Human-to-Machine vs Human-to-Human HMI: What’s the Difference

Nov 1, 2017

A human machine interface (HMI) is a type of user interface that controls a manufacturing machine or equipment.  They typically consist of hardware and software components, each of which are equally important in its function. While all HMIs feature this similar design, there are two different types of HMIs: human-to-machine and human-to-human. So, what’s the difference between human-to-machine and human-to-human HMIs?

As the name suggests, human-to-machine HMIs allow a human operator to control a machine, whereas a human-to-human HMI allows a human operator to monitor or control the processes of other human workers. With that said, the de-facto definition of an “human machine interface” specifically refers to the former. Human-to-human HMIs are more of a segment. And as such, they generally aren’t covered when talking about HMIs.

Some people assume that HMIs are the same as user interfaces, but this isn’t necessarily true. An HMI is defined as an interface through which a human operator controls a machine. In comparison, a user interface is a graphical interface through which a human operator or a machine controls a machine. The interface of an HMI could be physical or virtual (or both), whereas the interface of a user interface is almost always graphical. Understanding these concepts will help you grasp the purpose of HMIs.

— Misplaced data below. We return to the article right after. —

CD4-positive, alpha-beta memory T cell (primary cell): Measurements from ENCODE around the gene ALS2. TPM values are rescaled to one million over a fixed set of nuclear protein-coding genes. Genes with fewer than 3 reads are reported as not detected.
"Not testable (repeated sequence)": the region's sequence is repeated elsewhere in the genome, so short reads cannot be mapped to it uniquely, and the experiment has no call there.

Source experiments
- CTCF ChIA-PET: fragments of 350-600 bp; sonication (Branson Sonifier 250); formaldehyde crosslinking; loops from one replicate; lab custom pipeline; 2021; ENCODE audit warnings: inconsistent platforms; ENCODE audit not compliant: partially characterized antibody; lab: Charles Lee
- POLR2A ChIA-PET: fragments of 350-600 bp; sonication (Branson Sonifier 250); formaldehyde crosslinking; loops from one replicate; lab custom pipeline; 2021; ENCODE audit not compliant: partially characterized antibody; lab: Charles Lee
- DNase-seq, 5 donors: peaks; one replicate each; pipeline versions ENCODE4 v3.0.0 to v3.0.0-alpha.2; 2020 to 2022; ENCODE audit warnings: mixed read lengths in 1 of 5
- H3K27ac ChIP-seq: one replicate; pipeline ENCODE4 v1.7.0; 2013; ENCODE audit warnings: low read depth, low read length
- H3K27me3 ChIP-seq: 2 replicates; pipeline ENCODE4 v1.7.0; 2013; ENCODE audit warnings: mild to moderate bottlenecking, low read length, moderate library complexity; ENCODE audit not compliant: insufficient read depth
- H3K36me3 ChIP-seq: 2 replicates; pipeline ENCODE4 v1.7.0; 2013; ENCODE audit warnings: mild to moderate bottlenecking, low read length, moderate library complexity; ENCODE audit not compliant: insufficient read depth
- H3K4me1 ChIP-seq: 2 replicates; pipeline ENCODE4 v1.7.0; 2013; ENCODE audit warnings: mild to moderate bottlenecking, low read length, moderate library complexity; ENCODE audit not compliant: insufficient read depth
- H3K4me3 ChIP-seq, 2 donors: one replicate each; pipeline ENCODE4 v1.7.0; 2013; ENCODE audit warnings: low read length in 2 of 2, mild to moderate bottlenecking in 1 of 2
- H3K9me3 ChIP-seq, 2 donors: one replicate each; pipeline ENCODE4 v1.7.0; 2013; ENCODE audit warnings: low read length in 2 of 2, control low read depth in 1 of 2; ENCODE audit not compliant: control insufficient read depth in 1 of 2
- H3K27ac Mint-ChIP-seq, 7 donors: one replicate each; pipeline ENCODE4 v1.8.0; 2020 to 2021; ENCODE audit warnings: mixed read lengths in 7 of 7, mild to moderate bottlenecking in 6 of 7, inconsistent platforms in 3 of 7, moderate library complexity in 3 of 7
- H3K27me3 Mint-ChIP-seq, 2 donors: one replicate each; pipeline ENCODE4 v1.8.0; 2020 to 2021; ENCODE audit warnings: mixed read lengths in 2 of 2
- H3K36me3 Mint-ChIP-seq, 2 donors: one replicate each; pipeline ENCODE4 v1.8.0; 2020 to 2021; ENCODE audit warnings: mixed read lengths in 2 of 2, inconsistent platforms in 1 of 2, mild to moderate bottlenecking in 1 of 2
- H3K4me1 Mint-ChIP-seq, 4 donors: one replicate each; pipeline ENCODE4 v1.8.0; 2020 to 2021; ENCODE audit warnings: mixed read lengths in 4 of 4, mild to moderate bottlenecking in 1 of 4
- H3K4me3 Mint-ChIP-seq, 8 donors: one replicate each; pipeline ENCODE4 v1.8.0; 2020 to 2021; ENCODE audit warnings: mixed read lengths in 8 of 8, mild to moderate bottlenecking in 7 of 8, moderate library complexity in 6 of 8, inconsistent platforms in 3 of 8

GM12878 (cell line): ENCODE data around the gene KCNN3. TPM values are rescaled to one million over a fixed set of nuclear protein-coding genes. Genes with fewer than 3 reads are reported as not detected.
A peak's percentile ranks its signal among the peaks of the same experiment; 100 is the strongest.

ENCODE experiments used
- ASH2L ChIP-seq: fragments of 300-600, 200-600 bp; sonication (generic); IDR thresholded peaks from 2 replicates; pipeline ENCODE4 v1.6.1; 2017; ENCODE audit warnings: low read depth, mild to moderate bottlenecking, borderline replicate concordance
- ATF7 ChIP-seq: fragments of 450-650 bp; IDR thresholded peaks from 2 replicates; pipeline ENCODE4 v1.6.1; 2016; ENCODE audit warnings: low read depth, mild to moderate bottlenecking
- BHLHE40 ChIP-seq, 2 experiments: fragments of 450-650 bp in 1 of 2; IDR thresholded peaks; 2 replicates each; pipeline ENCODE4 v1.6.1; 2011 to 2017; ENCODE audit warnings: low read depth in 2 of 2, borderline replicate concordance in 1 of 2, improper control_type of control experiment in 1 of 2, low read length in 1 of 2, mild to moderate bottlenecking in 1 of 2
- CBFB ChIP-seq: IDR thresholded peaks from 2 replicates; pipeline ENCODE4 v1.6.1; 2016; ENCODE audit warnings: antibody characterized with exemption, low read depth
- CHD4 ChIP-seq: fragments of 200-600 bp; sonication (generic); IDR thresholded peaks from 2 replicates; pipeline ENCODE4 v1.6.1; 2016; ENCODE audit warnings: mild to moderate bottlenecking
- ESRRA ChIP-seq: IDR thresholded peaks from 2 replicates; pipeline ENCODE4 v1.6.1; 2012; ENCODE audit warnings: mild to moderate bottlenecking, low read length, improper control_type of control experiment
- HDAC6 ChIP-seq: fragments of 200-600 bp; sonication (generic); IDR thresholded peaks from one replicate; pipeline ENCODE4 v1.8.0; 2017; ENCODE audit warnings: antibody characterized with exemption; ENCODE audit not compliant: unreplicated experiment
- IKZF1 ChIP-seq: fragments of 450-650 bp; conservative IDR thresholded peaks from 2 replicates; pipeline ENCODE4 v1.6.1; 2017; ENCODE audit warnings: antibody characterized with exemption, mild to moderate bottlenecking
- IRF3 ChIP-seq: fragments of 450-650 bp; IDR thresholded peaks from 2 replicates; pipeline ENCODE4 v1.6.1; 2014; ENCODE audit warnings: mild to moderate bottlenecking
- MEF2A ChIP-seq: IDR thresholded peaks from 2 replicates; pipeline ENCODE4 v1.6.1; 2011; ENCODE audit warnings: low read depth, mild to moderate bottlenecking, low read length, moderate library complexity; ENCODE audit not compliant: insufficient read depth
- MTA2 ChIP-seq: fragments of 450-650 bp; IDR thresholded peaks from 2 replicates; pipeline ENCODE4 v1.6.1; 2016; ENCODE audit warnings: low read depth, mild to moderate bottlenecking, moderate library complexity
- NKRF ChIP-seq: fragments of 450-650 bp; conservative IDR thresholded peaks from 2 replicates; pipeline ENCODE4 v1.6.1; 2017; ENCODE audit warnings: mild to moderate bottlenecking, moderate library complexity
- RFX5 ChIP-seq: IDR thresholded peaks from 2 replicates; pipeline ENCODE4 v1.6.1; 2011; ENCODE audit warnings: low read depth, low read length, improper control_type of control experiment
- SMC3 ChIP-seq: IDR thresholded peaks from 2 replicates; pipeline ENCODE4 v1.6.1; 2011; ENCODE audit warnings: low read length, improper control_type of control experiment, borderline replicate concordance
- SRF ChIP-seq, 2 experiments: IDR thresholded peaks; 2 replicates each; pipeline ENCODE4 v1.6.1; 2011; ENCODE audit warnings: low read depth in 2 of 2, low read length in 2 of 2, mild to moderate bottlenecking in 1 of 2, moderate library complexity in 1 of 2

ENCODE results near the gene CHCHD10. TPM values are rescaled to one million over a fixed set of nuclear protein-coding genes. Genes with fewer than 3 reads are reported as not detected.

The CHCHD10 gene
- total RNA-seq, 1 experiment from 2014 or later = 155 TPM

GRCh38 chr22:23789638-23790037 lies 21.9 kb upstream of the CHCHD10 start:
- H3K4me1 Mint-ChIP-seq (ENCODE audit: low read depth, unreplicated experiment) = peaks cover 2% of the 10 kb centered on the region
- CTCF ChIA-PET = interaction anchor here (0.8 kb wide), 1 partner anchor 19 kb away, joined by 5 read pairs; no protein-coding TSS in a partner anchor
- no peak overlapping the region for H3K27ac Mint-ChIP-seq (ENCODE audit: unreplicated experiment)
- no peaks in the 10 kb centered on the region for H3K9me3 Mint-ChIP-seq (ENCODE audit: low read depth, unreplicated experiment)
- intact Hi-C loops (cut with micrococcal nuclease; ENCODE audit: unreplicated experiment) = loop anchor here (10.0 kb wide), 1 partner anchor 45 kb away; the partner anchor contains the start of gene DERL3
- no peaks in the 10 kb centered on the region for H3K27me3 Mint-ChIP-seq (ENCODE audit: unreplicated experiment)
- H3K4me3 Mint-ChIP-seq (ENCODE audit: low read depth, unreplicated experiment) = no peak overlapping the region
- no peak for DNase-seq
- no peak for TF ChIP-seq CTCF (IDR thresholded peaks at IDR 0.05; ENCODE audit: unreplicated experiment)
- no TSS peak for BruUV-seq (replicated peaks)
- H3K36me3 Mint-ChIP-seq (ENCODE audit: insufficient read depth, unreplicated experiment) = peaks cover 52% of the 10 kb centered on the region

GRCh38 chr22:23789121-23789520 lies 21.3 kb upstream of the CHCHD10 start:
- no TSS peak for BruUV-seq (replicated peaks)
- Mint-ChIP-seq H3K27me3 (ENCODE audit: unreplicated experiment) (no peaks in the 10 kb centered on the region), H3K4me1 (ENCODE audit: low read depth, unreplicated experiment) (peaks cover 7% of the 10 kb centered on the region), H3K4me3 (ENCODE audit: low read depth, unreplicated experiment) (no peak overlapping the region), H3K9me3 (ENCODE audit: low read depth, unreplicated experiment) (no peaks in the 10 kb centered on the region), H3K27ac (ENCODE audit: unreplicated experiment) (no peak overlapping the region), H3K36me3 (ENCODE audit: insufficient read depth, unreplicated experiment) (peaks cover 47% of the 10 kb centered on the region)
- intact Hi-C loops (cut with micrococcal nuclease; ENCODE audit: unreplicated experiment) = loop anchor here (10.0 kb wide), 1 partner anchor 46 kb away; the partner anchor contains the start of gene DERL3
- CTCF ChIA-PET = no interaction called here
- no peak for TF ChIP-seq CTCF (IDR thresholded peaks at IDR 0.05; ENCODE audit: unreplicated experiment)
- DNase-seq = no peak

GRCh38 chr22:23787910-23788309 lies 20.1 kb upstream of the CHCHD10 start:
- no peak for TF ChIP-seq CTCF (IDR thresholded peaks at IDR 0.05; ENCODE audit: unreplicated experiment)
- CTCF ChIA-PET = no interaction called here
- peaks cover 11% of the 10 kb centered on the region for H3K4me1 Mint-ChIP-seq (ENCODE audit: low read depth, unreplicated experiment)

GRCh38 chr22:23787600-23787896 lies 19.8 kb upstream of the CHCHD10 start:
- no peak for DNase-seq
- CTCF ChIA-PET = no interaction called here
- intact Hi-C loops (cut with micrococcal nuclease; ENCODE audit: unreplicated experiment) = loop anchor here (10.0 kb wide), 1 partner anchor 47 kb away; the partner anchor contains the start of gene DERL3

So, what benefits do HMIs offer? Because they are used in industrial applications, they can prove invaluable in helping companies improve their production processes. With integrated HMIs, industrial companies can identify bottlenecks, improve production times, reduce waste, create a safer working environment and more.

HMIs are often comprised of components like touchscreens and membrane switches. Touchscreens allow users to control the HMI through touch-based commands. Membrane switches serve a similar function but operate using traditional electrical switches. Some HMIs feature only touchscreens, others have only membrane switches, and yet some contain both touchscreens and membrane switches. Regardless of the components used in its construction, however, all HMIs are designed to control a machine or process through a convenient interface.

To recap, human-to-machine HMIs serve as an interface through which a human operator controls a machine. A human-to-human HMI, on the other hand, is an interface through which a human operator monitors or controls the processes of other workers. Generally speaking, human-to-machine HMIs are the only true HMIs. A human-to-human HMI by definition isn’t necessarily an HMI. Hopefully, this gives you a better understanding of HMIs and how they operate.

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